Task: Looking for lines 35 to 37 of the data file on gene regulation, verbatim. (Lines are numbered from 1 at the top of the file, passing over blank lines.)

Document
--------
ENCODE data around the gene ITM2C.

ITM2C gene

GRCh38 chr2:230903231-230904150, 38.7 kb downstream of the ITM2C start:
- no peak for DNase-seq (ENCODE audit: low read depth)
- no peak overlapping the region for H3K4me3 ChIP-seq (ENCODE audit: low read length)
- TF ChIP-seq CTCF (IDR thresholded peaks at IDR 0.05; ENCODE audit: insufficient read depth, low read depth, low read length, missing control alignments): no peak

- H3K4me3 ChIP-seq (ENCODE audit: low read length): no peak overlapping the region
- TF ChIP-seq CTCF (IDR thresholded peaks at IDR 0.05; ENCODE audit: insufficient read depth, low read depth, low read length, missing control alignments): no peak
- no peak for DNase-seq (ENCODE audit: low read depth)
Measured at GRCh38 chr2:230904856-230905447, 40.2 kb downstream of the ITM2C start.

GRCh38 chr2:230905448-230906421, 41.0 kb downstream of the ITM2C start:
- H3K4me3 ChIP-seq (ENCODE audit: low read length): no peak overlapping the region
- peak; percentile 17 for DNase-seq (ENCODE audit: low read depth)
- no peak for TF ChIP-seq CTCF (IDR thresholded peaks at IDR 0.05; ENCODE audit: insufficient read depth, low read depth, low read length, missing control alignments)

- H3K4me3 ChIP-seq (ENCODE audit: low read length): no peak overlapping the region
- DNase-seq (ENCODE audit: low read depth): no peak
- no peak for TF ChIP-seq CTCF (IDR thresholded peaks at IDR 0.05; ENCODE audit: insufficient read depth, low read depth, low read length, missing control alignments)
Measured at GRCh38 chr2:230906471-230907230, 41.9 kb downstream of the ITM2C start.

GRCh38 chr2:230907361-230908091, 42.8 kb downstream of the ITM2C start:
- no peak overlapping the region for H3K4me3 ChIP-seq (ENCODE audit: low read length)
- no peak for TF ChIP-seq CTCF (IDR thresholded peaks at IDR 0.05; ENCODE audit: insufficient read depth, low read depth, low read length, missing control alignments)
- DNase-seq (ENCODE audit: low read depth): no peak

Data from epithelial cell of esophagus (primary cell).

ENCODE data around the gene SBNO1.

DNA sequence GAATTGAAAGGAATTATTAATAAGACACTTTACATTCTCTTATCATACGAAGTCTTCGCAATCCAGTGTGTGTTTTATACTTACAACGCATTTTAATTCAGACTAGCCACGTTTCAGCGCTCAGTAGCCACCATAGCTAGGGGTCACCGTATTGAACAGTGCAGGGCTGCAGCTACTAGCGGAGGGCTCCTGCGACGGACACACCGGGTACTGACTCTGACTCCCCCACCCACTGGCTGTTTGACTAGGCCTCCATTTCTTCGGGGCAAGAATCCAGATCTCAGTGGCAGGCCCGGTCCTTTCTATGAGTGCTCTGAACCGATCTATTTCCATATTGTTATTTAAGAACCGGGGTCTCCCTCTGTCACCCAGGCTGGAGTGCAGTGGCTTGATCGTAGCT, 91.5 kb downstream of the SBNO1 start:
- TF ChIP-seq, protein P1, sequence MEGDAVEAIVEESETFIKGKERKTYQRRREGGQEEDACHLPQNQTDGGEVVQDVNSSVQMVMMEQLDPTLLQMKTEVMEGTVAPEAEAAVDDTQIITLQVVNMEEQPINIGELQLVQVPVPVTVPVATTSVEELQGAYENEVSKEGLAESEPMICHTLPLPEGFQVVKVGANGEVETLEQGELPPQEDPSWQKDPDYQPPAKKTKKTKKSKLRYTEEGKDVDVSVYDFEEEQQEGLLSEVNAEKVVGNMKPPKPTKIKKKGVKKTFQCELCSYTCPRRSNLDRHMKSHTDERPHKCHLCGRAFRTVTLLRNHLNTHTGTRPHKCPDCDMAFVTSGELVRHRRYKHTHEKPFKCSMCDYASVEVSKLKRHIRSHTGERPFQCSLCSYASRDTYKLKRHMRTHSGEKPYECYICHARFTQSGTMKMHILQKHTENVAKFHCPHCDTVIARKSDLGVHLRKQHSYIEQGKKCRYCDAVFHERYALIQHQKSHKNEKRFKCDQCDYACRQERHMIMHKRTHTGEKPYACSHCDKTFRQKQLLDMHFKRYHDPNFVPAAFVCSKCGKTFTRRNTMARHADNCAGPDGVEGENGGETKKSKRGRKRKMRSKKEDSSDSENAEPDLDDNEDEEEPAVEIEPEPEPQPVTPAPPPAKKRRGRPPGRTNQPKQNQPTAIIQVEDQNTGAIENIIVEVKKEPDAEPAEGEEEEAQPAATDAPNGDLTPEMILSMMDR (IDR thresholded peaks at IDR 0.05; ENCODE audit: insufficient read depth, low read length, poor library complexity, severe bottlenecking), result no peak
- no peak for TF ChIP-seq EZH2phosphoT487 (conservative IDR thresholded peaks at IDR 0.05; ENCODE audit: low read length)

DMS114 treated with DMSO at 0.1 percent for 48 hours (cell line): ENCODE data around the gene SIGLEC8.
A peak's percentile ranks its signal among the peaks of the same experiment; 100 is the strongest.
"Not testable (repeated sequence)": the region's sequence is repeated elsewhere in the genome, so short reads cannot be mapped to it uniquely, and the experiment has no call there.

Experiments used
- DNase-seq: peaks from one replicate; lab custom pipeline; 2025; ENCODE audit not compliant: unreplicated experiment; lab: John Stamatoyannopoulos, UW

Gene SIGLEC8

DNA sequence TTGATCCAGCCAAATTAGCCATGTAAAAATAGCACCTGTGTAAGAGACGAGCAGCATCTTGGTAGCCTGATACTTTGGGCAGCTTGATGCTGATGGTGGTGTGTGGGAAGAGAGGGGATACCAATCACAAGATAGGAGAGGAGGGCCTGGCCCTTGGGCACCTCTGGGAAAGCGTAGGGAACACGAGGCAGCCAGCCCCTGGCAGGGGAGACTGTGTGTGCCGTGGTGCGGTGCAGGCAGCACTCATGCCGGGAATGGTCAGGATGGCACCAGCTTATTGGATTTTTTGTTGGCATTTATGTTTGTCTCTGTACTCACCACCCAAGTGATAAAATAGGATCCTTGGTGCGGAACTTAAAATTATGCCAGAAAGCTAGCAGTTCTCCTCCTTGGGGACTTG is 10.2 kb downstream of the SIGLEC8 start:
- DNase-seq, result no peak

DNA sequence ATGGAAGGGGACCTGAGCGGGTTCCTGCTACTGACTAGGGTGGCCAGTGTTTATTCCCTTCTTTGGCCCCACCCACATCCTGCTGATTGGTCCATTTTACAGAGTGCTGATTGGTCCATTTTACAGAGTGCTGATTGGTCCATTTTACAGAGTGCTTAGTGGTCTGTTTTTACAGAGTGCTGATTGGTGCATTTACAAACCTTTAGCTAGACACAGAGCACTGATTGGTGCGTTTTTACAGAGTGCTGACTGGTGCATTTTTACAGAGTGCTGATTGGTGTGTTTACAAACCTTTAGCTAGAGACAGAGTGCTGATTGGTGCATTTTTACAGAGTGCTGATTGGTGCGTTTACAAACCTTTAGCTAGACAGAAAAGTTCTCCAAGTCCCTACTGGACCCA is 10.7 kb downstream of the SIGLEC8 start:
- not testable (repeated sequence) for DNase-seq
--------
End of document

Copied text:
- DNase-seq, result no peak

DNA sequence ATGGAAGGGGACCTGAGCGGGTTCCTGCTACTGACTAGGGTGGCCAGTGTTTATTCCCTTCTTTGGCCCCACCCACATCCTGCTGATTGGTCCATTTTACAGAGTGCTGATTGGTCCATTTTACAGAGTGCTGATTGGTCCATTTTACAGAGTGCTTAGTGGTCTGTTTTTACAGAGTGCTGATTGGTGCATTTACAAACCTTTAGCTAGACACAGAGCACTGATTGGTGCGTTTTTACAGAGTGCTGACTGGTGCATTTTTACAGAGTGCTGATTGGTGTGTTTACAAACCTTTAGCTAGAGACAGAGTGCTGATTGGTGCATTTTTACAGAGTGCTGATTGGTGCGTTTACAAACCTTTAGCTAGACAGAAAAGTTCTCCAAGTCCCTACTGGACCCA is 10.7 kb downstream of the SIGLEC8 start:
- not testable (repeated sequence) for DNase-seq